Good luck bro, enjoy that beautiful truck!
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  #42  
Old 06-17-2010, 07:10 AM
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Thanks Playa, I will pay attention to the stabilizer and see if needs help. It's good to understand that a stabilizer may be necessary due to the tires and not the lift. Knowledge is power. And it is kind of ironic that the truck is riding "like new" again. It has 600 miles on it! Good to figure this out now and not 50,000 miles down the road. To everyone doing the leveling kit: DON'T FORGET TO FIX YOUR CASTER ANGLE!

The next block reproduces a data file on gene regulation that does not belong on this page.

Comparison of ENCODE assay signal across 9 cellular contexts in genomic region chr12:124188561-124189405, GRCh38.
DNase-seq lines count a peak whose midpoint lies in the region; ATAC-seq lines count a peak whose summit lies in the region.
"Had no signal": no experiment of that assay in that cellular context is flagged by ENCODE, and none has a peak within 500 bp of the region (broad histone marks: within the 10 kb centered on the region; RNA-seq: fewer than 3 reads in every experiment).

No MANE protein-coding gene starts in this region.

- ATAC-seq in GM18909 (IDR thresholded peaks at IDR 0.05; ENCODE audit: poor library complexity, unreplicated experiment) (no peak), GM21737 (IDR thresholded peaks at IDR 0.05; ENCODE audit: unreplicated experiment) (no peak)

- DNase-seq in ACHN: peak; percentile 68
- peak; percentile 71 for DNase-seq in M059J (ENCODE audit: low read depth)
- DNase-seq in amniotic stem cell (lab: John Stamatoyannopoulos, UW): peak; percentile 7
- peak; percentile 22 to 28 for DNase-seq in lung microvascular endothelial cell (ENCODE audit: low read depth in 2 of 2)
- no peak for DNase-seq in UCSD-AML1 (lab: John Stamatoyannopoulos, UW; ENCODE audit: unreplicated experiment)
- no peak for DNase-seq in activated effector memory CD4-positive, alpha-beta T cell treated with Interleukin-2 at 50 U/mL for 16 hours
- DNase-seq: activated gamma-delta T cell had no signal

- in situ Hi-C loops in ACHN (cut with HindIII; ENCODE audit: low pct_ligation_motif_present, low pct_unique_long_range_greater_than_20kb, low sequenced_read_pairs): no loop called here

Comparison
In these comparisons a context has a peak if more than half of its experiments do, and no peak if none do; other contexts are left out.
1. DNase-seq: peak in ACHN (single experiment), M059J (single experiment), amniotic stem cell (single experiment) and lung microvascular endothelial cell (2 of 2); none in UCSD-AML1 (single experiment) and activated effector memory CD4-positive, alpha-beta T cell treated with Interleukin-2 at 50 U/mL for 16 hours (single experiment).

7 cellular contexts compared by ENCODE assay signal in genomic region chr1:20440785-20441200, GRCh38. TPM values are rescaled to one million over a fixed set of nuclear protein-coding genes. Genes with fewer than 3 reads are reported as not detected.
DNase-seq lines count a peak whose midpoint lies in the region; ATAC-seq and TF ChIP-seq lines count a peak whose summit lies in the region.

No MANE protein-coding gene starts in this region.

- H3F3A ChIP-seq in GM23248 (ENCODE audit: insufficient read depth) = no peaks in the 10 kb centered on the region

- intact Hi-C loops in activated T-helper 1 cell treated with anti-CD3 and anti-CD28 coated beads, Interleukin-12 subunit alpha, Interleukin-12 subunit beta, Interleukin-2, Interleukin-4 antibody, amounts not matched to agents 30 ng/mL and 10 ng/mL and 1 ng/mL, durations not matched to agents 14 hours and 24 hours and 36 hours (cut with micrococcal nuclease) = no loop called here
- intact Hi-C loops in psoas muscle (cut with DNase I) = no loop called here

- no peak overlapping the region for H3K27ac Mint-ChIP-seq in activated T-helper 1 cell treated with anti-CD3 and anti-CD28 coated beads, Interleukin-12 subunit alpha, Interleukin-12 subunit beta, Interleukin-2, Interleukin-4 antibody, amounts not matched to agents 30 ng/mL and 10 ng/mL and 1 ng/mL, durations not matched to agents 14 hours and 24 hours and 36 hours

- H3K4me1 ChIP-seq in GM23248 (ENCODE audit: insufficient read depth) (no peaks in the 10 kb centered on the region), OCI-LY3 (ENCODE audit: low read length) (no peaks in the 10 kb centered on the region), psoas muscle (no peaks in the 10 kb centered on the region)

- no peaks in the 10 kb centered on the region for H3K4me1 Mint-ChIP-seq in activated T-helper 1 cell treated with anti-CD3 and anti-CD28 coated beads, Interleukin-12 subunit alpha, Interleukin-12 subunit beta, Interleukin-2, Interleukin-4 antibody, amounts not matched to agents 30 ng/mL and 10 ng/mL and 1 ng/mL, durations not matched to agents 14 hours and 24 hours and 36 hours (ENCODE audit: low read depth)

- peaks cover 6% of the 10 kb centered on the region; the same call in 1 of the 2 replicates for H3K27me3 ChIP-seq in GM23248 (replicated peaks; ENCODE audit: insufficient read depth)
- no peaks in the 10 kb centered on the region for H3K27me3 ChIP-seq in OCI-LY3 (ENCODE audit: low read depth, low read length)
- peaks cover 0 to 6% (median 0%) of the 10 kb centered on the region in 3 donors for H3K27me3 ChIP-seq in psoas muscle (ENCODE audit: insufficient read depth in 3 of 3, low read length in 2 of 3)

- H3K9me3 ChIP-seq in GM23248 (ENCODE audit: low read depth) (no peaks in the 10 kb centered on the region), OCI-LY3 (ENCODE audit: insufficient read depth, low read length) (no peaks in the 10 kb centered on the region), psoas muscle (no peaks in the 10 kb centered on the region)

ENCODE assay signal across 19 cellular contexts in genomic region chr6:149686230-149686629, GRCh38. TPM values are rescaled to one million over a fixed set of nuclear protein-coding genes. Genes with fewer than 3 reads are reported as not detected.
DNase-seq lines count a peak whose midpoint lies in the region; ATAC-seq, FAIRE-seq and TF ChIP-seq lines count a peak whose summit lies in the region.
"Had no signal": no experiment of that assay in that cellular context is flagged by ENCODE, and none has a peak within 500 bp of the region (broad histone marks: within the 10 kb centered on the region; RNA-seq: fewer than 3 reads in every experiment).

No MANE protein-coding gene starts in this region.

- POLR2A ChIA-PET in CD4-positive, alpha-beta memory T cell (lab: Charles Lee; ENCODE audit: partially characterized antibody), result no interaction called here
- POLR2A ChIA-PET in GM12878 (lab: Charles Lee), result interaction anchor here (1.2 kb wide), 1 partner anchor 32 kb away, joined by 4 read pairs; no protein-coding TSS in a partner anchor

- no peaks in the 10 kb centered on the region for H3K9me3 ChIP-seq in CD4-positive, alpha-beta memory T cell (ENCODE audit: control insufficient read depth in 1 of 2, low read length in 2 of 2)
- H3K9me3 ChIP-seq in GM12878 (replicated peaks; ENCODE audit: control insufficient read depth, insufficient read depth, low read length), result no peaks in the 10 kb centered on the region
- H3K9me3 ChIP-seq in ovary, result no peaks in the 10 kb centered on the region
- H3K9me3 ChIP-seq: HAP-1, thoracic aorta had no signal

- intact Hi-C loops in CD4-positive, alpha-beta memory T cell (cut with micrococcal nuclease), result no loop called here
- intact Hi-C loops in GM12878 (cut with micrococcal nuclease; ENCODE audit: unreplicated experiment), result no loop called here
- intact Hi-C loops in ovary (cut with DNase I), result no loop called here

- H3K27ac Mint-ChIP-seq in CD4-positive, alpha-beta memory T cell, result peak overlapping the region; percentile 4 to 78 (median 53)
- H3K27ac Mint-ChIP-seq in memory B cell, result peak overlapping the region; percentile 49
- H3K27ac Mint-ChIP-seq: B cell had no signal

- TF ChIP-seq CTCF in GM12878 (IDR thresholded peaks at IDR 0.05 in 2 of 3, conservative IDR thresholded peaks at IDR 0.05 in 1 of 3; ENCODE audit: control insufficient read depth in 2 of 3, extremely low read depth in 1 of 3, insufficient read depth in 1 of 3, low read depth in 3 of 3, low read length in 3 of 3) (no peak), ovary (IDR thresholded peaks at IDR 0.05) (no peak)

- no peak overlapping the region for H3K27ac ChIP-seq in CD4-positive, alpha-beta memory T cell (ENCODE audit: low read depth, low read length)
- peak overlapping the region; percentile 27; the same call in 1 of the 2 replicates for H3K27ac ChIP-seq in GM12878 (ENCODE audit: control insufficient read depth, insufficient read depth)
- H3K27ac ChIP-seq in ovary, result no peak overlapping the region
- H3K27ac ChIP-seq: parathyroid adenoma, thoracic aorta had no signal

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  #43  
Old 06-17-2010, 12:31 PM
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I'm glad you did get it corrected.
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  #44  
Old 06-17-2010, 02:59 PM
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Looks like I need to get to the alignment shop now too,I havent noticed it as I drive some rough roads. Im at 3700 miles on mine now and just now going to get the castor angle checked out.
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  #45  
Old 07-11-2010, 02:39 PM
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Great thread!

I intend on installing a levelling kit and after reading this entire thread I now understand what steps to take to complete the job. Thanks!